I recently represented a client at mediation during which the parties were able to resolve virtually all of their issues, save for the Wife’s claim that the Husband should make a significant contribution to her counsel fees.

It was the Wife’s position that the Husband had run up her legal fees with multiple order violations, refusal to turn over discovery, and by taking totally unreasonable positions; moreover, since he made more money than her, he had a greater ability to pay her legal fees.

It was the Husband’s position that the Wife had run up his legal fees with her own unreasonable positions.  He also criticized her for choosing lawyers who are more expensive than those he chose to engage, arguing that he shouldn’t be held responsible for her choice to do so.

With this being a major impasse for the parties, it seems inevitable that a judge will decide the issue either in isolation or together with a trial on other unresolved aspects of their divorce.

Because the Family Court is a court of equity, a judge determining whether to award legal fees to one side has to consider the parties’ relative financial positions, including their respective incomes, assets, debts, support obligations, and other relevant financial circumstances.  The Court also must give due consideration to the question of whether one party acted unreasonably, or in bad faith, or violated court orders, or refused to produce discovery and therefore thwarted efficient resolution of the matter.  The Court Rule allows for consideration of legal fees already awarded by the Court, for whatever reason.  Perhaps there was a pendente lite contribution to legal fees for which the moneyed spouse should be credited.  Or, perhaps there is a history of court order violations for which fees were awarded as a form of sanction.  Whatever the reason, prior fee awards must be considered.

Ultimately, the question of whether one side must contribute to the legal fees of the other side is a question of fact, for which the Court must consider the following factors:

  1. The financial circumstances of the parties.  
  2. The abilities of the parties to pay their own fees or contribute to the fees of the other party.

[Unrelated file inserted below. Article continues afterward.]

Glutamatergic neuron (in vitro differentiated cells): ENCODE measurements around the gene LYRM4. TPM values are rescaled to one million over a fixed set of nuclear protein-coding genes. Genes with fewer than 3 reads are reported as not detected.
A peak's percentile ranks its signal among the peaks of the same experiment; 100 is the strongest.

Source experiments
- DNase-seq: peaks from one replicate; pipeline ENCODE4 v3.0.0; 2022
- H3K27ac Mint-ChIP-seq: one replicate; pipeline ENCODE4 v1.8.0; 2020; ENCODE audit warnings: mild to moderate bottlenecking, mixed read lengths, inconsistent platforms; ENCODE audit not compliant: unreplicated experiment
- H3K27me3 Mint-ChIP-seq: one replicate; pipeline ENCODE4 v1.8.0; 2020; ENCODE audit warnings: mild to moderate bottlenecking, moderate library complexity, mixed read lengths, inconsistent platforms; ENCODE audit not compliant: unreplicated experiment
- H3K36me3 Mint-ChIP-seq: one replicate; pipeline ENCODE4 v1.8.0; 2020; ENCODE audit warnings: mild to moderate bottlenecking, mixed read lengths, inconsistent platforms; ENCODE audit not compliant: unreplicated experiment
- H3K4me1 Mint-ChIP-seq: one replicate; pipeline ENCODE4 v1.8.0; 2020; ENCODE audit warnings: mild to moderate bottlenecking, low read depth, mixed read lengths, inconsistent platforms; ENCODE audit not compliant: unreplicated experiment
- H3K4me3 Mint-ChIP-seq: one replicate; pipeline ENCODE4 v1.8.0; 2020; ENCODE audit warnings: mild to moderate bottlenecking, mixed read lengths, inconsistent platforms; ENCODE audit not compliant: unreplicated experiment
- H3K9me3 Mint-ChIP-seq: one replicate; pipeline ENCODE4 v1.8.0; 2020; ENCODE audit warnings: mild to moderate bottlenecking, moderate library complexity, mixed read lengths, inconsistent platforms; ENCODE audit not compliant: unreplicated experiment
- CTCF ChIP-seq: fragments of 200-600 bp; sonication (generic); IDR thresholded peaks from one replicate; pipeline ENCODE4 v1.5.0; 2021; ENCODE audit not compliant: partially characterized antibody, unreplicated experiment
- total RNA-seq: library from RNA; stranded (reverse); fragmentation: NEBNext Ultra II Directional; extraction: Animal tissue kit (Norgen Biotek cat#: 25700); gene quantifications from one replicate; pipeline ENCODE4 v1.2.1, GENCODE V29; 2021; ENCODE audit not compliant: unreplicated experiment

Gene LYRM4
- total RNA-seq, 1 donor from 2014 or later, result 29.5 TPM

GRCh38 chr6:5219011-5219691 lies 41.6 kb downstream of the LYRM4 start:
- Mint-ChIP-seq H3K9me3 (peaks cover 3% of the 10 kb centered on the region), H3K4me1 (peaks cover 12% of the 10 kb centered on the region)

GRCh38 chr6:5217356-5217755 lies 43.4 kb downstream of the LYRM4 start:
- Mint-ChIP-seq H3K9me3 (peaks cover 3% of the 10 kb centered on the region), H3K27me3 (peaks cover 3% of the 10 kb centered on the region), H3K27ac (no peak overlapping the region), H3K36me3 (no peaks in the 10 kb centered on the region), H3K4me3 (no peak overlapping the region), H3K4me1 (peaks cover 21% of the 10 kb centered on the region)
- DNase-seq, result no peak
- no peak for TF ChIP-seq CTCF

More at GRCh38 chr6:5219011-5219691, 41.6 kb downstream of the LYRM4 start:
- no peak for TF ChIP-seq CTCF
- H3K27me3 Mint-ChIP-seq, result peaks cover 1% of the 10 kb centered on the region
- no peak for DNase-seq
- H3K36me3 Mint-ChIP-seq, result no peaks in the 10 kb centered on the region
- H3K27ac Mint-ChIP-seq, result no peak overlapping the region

3. The reasonableness and good faith of the positions advanced by the parties both during and prior to trial.
  4. The extent of the fees incurred by both parties.
  5. Any fees previously awarded.
  6. The amount of fees previously paid to counsel by each party.
  7. The results obtained.
  8. The degree to which fees were incurred to enforce existing orders or compel discovery.
  9. Any other factor bearing on the fairness of an award.

But here’s the rub.  Just like any other question of fact, the Court must make findings based on evidence.  In other words, there must be a trial or at least a lengthy written submission including evidence produced as exhibits.  As parties, you have to decide:  are you willing to incur the fees to try the issue, or is the amount in controversy going to exceed the fees you would spend to have the judge decide?

And, importantly, what you may view as a clear cut bad faith action or unreasonable position taken by your adversary, the Court may not be so inclined to think is all that bad.  Submitting the issue of counsel fees for a judge to decide is most definitely a gamble, and like any other wager, you should assess the odds, cost-benefit, and the possible outcomes before making the decision to fight the issue to the bitter end.


headshot_diamond_jessicaJessica C. Diamond is an associate in the firm’s Family Law Practice, resident in the Morristown, NJ, office. You can reach Jessica at (973) 994.7517 or jdiamond@foxrothschild.com.

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